22 Southwest Australia                107         1,440         13
23 New Caledonia                       16           140          8
24 New Zealand                        560         2,740         11
25 Polynesia / Micronesia              46         2,900         58
                                      Extent of
                                     Population       Original
                                    Growth Rate,     Vegetation
                                      1995-2000      (thousands
                                  (percent per year) of sq. … 

The rest of this article is only available to active members of Questia

Sign up now for a free, 1-day trial and receive full access to:

  • Questia's entire collection
  • Automatic bibliography creation
  • More helpful research tools like notes, citations, and highlights
  • Ad-free environment

Already a member? Log in now.

Notes for this article

Add a new note
If you are trying to select text to create highlights or citations, remember that you must now click or tap on the first word, and then click or tap on the last word.
One moment ...
Default project is now your active project.
Project items

Items saved from this article

This article has been saved
Highlights (0)
Some of your highlights are legacy items.

Highlights saved before July 30, 2012 will not be displayed on their respective source pages.

You can easily re-create the highlights by opening the book page or article, selecting the text, and clicking “Highlight.”

Citations (0)
Some of your citations are legacy items.

Any citation created before July 30, 2012 will labeled as a “Cited page.” New citations will be saved as cited passages, pages or articles.

We also added the ability to view new citations from your projects or the book or article where you created them.

Notes (0)
Bookmarks (0)

You have no saved items from this article

Project items include:
  • Saved book/article
  • Highlights
  • Quotes/citations
  • Notes
  • Bookmarks
Notes
Cite this article

Cited article

Style
Citations are available only to our active members.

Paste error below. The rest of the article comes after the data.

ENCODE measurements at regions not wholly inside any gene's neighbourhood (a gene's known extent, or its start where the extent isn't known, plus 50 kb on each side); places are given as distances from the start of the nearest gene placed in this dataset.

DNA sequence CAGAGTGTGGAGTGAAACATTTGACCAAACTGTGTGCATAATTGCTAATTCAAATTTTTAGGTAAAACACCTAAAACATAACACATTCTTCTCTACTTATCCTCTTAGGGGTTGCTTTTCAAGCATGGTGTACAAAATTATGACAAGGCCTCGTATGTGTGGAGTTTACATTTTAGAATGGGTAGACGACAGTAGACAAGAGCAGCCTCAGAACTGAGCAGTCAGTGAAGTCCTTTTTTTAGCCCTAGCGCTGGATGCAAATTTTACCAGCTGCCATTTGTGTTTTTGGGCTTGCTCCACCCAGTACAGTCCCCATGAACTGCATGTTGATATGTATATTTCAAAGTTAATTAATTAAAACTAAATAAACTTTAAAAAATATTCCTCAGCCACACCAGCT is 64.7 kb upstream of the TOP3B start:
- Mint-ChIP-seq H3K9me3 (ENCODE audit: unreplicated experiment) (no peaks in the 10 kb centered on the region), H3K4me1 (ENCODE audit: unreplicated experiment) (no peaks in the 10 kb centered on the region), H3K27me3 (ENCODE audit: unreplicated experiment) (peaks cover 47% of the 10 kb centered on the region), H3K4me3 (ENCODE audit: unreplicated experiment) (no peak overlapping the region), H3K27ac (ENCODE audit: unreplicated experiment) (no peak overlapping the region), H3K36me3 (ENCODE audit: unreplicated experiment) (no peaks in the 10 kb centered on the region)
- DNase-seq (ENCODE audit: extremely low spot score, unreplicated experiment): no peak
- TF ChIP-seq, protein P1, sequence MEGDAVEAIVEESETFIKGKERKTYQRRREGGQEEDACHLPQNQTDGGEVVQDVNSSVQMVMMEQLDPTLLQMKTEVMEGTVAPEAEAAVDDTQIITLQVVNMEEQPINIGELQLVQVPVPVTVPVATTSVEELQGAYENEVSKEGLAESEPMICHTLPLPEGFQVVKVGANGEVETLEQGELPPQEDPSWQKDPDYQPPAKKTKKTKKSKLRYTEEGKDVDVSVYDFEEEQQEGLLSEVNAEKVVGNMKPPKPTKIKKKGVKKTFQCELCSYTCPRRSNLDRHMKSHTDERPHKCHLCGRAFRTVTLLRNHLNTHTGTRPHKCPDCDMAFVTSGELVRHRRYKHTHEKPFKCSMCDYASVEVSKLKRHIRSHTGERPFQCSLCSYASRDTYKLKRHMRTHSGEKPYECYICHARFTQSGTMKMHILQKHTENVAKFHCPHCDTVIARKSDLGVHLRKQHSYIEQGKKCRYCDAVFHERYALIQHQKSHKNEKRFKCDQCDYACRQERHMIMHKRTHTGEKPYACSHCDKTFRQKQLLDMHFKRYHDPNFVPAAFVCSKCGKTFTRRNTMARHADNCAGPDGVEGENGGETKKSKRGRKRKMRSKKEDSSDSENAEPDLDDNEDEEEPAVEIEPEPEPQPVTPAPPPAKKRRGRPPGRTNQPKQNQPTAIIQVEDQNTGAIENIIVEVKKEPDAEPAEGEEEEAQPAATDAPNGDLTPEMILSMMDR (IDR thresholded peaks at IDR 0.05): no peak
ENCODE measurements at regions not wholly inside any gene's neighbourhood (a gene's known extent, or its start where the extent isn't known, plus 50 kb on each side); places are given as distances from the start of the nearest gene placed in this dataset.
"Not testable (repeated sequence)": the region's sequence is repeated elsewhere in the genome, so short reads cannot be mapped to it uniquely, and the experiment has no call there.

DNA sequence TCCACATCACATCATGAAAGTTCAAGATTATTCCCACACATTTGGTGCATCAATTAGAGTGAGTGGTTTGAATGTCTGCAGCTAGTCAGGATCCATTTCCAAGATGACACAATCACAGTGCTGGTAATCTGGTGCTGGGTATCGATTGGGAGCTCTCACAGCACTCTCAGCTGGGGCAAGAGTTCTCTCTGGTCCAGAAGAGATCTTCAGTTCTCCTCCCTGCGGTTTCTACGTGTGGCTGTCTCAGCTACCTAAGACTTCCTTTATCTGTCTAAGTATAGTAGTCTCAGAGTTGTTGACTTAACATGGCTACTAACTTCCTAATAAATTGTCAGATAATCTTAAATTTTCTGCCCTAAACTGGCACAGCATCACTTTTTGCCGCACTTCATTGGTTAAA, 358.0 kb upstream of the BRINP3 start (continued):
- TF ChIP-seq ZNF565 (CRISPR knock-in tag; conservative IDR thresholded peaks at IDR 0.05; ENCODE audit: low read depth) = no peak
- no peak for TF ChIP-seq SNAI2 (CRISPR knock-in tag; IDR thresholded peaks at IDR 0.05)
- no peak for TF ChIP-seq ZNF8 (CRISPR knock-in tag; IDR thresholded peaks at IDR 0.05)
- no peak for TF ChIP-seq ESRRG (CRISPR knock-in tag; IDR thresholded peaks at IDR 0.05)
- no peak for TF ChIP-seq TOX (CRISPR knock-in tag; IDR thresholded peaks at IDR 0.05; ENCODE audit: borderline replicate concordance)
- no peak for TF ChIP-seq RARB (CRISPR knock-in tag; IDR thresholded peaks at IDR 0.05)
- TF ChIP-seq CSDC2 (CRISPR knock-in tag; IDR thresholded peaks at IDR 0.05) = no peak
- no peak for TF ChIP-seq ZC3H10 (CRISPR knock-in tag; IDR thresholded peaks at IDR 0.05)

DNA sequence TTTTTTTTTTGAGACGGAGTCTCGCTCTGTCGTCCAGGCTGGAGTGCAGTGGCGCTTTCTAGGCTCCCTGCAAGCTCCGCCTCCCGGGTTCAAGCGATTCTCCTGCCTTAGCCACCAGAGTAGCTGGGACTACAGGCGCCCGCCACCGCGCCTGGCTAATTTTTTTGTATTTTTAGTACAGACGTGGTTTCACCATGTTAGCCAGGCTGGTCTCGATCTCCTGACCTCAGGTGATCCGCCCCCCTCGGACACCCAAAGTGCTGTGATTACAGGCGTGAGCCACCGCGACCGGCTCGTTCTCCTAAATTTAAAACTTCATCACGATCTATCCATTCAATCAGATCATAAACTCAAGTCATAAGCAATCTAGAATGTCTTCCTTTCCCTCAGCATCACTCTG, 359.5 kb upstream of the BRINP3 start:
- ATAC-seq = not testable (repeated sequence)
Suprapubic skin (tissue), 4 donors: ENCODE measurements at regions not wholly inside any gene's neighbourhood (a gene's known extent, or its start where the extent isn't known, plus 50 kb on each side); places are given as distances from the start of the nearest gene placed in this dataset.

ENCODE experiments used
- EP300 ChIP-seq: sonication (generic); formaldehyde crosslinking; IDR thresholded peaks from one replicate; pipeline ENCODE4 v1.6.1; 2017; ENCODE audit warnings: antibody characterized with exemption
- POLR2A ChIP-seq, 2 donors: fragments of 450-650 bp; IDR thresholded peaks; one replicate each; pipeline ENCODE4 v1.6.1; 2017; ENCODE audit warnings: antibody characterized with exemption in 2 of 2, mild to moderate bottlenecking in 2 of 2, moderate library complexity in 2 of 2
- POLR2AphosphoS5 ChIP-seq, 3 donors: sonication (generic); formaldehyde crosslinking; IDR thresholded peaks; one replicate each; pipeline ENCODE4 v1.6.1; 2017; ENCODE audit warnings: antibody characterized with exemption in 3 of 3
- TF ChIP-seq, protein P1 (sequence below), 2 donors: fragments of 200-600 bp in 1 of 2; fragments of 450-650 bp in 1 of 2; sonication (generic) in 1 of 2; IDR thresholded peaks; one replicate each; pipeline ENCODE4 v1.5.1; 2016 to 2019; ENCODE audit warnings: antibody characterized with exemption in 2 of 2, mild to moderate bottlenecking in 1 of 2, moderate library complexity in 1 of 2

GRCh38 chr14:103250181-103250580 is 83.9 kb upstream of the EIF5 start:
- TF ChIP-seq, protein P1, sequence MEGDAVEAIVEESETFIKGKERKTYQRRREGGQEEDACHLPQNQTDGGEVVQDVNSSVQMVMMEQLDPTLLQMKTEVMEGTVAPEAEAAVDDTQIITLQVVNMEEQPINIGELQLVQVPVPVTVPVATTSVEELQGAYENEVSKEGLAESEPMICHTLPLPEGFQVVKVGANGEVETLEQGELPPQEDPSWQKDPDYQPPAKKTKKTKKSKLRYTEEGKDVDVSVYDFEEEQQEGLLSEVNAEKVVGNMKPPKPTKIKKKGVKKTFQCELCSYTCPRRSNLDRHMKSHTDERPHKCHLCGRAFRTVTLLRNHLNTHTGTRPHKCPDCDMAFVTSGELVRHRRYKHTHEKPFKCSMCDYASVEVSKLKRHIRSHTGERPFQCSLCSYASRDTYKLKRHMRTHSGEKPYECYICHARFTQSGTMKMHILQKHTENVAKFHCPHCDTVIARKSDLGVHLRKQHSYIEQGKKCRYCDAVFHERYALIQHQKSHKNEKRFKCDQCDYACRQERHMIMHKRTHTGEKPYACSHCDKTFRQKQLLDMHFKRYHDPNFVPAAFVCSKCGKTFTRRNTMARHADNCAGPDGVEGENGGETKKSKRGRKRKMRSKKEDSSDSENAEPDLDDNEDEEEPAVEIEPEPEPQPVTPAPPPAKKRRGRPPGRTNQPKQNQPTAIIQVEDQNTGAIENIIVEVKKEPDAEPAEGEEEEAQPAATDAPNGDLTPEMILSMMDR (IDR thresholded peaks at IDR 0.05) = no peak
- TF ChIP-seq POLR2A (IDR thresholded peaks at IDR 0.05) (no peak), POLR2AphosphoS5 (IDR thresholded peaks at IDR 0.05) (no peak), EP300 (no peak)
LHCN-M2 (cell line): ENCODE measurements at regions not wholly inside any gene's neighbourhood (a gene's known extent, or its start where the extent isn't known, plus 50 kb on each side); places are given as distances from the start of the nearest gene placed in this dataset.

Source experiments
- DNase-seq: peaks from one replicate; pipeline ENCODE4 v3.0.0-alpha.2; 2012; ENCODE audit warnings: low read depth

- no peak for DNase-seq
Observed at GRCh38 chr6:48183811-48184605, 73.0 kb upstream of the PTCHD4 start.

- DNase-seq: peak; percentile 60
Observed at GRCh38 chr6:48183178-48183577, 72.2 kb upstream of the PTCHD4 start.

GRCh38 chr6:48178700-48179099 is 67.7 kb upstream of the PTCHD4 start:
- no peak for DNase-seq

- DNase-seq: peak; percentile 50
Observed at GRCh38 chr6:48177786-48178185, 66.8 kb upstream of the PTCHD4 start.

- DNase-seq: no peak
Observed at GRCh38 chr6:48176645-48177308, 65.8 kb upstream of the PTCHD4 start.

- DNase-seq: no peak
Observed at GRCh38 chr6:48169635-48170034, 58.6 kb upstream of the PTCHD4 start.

Sign up now to cite pages or passages in MLA, APA and Chicago citation styles.

(Einhorn, 1992, p. 25)

(Einhorn 25)

1

1. Lois J. Einhorn, Abraham Lincoln, the Orator: Penetrating the Lincoln Legend (Westport, CT: Greenwood Press, 1992), 25, http://www.questia.com/read/27419298.

Cited article

Biodiversity and Population Growth
Settings

Settings

Typeface
Text size Smaller Larger Reset View mode
Search within

Search within this article

Look up

Look up a word

  • Dictionary
  • Thesaurus
Please submit a word or phrase above.
Print this page

Print this page

Why can't I print more than one page at a time?

Full screen

matching results for page

Cited passage

Style
Citations are available only to our active members.
Sign up now to cite pages or passages in MLA, APA and Chicago citation styles.

"Portraying himself as an honest, ordinary person helped Lincoln identify with his audiences." (Einhorn, 1992, p. 25).

"Portraying himself as an honest, ordinary person helped Lincoln identify with his audiences." (Einhorn 25)

"Portraying himself as an honest, ordinary person helped Lincoln identify with his audiences."1

1. Lois J. Einhorn, Abraham Lincoln, the Orator: Penetrating the Lincoln Legend (Westport, CT: Greenwood Press, 1992), 25, http://www.questia.com/read/27419298.

Cited passage

Thanks for trying Questia!

Please continue trying out our research tools, but please note, full functionality is available only to our active members.

Your work will be lost once you leave this Web page.

For full access in an ad-free environment, sign up now for a FREE, 1-day trial.

Already a member? Log in now.